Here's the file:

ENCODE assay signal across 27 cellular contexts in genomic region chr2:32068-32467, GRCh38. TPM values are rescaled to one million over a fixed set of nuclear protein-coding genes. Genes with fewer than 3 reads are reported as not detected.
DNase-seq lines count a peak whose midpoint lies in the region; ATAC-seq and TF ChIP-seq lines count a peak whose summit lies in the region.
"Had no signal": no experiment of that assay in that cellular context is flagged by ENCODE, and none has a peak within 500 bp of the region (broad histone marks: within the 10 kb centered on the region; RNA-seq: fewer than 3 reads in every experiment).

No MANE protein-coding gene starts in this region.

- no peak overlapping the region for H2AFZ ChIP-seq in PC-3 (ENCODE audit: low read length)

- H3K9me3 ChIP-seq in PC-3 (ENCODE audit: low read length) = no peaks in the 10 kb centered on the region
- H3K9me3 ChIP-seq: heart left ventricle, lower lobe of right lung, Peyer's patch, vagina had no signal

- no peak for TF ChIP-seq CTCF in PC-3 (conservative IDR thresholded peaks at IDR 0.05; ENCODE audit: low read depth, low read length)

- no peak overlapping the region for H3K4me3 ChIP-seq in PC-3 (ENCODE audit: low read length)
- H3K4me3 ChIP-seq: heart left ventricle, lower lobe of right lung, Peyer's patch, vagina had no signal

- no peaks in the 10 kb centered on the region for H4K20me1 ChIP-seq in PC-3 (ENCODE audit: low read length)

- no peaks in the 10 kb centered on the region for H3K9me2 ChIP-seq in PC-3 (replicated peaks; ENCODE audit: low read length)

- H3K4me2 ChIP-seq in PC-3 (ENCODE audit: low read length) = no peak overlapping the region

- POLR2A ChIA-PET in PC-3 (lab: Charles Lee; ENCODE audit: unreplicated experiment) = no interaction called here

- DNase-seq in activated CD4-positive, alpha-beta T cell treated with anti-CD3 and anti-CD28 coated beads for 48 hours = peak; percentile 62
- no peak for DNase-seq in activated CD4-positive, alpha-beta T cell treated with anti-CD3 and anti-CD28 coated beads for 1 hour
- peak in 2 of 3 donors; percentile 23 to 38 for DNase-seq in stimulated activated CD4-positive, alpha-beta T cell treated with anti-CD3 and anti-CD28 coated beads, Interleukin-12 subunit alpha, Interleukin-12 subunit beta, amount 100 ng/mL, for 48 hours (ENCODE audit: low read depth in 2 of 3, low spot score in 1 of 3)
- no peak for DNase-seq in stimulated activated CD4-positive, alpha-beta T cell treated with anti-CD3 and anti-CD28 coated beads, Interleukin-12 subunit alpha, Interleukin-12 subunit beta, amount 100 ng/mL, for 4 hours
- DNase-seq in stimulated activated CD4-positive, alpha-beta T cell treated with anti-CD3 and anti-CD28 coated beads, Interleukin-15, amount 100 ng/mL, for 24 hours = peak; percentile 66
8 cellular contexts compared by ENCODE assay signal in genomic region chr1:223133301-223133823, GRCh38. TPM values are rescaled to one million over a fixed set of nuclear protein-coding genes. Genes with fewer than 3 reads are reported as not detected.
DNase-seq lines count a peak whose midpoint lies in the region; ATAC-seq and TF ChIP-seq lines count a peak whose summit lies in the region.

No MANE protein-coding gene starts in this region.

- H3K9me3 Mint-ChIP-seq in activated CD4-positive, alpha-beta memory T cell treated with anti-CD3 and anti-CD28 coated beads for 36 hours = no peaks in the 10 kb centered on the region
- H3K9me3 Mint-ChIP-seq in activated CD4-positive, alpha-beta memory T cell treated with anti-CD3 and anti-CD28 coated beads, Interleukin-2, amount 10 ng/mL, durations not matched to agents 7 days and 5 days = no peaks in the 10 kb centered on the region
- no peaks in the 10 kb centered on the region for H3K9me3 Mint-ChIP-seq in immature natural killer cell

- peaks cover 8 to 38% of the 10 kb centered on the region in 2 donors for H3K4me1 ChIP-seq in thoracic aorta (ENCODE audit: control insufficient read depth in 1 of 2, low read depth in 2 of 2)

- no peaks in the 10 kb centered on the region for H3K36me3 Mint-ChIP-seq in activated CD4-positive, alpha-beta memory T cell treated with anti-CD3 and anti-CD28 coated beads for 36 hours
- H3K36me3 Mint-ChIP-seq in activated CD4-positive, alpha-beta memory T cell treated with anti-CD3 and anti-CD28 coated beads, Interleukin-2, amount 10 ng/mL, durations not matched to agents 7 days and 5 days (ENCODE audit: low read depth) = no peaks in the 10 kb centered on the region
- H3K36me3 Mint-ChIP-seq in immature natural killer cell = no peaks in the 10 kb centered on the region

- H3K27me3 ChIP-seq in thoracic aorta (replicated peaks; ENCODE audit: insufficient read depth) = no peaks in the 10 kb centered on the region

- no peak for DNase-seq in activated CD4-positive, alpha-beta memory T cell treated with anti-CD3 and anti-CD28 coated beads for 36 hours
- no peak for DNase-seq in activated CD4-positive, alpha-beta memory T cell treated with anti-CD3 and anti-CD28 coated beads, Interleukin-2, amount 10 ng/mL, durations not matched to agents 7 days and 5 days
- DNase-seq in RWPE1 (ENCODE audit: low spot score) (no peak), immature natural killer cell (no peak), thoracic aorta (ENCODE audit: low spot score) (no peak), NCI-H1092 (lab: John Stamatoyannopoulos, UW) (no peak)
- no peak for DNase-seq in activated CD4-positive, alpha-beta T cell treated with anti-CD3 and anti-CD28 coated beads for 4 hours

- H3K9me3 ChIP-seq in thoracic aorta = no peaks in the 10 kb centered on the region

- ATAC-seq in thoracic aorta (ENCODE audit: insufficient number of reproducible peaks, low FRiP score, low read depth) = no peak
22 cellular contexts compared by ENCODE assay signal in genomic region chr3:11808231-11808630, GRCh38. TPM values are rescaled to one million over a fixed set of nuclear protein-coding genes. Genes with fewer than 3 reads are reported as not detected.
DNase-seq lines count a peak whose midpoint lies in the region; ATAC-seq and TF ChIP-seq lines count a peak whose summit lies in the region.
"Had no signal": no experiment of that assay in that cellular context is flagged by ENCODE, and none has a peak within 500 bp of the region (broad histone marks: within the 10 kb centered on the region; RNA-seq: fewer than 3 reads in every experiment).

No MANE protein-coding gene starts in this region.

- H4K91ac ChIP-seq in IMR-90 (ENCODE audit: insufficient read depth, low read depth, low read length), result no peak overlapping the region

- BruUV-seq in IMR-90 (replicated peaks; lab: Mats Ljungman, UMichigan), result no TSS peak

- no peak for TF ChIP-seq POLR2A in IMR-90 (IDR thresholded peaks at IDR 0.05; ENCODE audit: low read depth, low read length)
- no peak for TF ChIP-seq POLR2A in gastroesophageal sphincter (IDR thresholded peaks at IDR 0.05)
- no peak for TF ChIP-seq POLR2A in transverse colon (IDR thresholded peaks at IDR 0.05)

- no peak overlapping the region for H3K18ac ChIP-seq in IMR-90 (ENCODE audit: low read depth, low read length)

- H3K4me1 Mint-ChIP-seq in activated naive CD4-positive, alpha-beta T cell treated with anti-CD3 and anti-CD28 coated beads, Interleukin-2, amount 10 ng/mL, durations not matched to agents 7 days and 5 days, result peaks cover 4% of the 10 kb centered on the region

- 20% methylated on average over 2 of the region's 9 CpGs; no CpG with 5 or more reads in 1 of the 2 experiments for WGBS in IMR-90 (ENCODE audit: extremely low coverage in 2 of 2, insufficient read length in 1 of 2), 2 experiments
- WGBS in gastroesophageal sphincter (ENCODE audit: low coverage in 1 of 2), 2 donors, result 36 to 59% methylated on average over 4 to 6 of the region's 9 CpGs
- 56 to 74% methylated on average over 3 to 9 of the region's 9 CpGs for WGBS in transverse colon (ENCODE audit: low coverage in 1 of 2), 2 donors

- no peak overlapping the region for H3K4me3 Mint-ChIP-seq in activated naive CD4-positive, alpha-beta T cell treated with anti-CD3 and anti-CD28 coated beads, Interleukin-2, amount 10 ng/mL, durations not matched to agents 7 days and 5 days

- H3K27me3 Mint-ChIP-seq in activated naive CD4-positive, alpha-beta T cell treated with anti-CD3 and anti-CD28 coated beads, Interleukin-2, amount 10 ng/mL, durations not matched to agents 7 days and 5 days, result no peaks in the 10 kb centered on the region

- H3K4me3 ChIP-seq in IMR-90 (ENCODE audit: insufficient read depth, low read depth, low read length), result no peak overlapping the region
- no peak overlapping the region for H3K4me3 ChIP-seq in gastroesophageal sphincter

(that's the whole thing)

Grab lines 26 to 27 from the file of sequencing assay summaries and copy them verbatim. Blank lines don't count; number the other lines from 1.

- peaks cover 8 to 38% of the 10 kb centered on the region in 2 donors for H3K4me1 ChIP-seq in thoracic aorta (ENCODE audit: control insufficient read depth in 1 of 2, low read depth in 2 of 2)

- no peaks in the 10 kb centered on the region for H3K36me3 Mint-ChIP-seq in activated CD4-positive, alpha-beta memory T cell treated with anti-CD3 and anti-CD28 coated beads for 36 hours